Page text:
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April 2017, Richard Teal: Ecumenism working at its best

At the time of writing I have just finished sharing Holy Week with the Christian community of Kirkby Lonsdale. It was a huge honour and privilege to have been asked to spend each day of Holy Week with them culminating on the joyous day of Resurrection. A number of things really hit me:

• The fellowship of the clergy which in that place consisted of the ministers, Anglican, Roman Catholic and Methodist. Both genders and different traditions and theologies. They told me they created space each week to meet, eat and pray together. It showed! There was obviously a great colleagueship, friendship and loving spirit of togetherness among them.
• The services throughout the week were well attended from each tradition. The people obviously knew one another and were delighted to be together. It was what they did as we moved around the different church buildings. Good Friday was an open air walk of witness starting in the Market Square where there was an open air market and then walking through the main street to the grounds of the Parish Church where a huge congregation gathered to focus on the meaning of the Cross. Young and old, male and female, from the town gathered and there was no distinction between any of them.
• The Methodist Minister from September will be working half-time in the Methodist Circuit and half-time in the Rainbow Parish serving both Methodist and Anglican Churches on a totally equal basis.
• This was rural ecumenism working at its best. Natural, intentional, relational and real.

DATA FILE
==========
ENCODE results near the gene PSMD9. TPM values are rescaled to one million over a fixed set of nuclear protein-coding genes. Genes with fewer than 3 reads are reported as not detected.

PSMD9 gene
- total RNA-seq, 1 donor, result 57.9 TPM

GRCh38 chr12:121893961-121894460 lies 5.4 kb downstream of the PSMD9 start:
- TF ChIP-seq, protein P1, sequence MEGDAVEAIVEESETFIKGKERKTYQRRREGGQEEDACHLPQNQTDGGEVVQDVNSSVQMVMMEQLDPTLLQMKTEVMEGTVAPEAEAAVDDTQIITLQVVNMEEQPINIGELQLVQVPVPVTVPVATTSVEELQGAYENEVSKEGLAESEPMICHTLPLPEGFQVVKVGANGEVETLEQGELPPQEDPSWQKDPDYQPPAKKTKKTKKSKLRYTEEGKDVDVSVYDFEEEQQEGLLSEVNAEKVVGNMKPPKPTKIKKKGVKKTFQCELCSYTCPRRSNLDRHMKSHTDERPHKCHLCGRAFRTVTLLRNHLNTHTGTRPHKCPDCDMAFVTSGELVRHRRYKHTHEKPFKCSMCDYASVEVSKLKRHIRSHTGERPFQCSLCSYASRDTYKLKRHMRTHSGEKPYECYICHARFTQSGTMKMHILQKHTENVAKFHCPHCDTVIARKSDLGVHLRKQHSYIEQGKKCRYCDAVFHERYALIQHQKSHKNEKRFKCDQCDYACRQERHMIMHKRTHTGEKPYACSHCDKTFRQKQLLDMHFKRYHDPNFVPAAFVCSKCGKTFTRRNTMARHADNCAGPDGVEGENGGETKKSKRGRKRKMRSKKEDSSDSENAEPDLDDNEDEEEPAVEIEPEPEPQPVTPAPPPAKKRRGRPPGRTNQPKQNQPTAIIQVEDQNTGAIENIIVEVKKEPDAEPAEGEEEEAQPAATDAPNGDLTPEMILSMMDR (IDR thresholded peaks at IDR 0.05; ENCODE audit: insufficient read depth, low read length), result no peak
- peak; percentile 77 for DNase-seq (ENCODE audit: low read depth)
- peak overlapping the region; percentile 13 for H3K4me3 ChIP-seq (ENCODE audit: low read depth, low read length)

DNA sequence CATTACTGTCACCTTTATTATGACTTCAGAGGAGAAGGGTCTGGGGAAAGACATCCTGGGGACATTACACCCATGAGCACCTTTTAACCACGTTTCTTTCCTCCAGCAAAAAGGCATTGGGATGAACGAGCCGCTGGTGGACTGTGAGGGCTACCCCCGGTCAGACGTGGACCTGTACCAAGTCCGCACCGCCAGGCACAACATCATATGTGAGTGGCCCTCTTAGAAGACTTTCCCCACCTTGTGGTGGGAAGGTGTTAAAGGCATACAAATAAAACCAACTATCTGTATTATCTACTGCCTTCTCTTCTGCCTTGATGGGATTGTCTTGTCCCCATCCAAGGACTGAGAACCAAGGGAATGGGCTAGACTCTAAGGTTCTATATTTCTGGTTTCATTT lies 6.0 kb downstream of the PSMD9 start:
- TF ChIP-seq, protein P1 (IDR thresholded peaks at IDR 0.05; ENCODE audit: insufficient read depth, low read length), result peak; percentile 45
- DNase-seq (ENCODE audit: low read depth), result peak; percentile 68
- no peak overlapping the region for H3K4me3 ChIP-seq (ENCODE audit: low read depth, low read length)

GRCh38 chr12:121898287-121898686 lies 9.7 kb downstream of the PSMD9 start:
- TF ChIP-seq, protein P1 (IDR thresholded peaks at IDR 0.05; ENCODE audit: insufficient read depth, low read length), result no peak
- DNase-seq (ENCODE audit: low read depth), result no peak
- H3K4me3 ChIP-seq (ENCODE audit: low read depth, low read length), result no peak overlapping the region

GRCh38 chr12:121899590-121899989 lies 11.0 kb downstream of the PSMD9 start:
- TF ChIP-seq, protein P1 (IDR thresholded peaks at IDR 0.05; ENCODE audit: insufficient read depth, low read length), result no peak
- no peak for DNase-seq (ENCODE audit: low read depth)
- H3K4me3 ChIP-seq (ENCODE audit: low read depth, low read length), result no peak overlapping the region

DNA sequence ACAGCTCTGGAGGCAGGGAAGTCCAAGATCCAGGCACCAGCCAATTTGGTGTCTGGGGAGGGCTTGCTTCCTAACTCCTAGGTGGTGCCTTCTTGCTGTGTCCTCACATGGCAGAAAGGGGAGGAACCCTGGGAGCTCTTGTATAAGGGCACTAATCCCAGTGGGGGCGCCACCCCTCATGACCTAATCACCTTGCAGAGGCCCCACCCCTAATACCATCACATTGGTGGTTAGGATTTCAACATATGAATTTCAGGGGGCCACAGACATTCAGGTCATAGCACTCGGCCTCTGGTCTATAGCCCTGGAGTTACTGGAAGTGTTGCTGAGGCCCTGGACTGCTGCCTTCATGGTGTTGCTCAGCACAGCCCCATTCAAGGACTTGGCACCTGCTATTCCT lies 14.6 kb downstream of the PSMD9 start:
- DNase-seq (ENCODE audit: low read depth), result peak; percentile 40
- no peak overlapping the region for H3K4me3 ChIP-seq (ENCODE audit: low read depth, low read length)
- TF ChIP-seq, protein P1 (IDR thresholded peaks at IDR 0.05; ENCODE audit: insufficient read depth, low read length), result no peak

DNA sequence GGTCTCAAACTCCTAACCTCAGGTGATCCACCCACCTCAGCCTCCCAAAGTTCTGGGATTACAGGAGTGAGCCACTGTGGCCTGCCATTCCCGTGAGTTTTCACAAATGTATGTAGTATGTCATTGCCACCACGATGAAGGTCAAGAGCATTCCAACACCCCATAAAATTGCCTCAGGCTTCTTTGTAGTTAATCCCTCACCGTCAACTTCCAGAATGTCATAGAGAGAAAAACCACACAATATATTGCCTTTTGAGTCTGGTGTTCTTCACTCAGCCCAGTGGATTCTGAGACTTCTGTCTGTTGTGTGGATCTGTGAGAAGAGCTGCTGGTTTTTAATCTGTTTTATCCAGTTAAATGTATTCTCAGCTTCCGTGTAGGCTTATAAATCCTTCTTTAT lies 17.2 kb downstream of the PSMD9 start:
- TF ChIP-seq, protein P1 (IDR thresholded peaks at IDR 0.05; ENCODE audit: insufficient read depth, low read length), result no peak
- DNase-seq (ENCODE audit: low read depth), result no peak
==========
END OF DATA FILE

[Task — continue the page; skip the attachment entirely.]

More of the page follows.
To me Kirkby Lonsdale offers the kind of vision which the rural church needs for the future, which is:
• Incarnational: reflecting the Christ who lived among us through its involvement in the local community and listening and responding to the needs, concerns and fears of people.
• Unifying: reflecting the Christ who broke down barriers that divide by being open to all and living that openness.
• Open-doored: making people feel that it is natural to come in and belong.
• A culture of nurture and growth: where churches provide opportunities for people to grow and develop in understanding and skill.
• A spiritually growing people: prayer and worship of God at the heart of all things.

Thank you to the Christian community of Kirkby Lonsdale for being the inspiration behind this letter. You offer a very strong affirmation of the role of the Church at the heart of everyday life and give a vision of what it can be for the future.

Richard Teal
Chair of the Cumbria Methodist District

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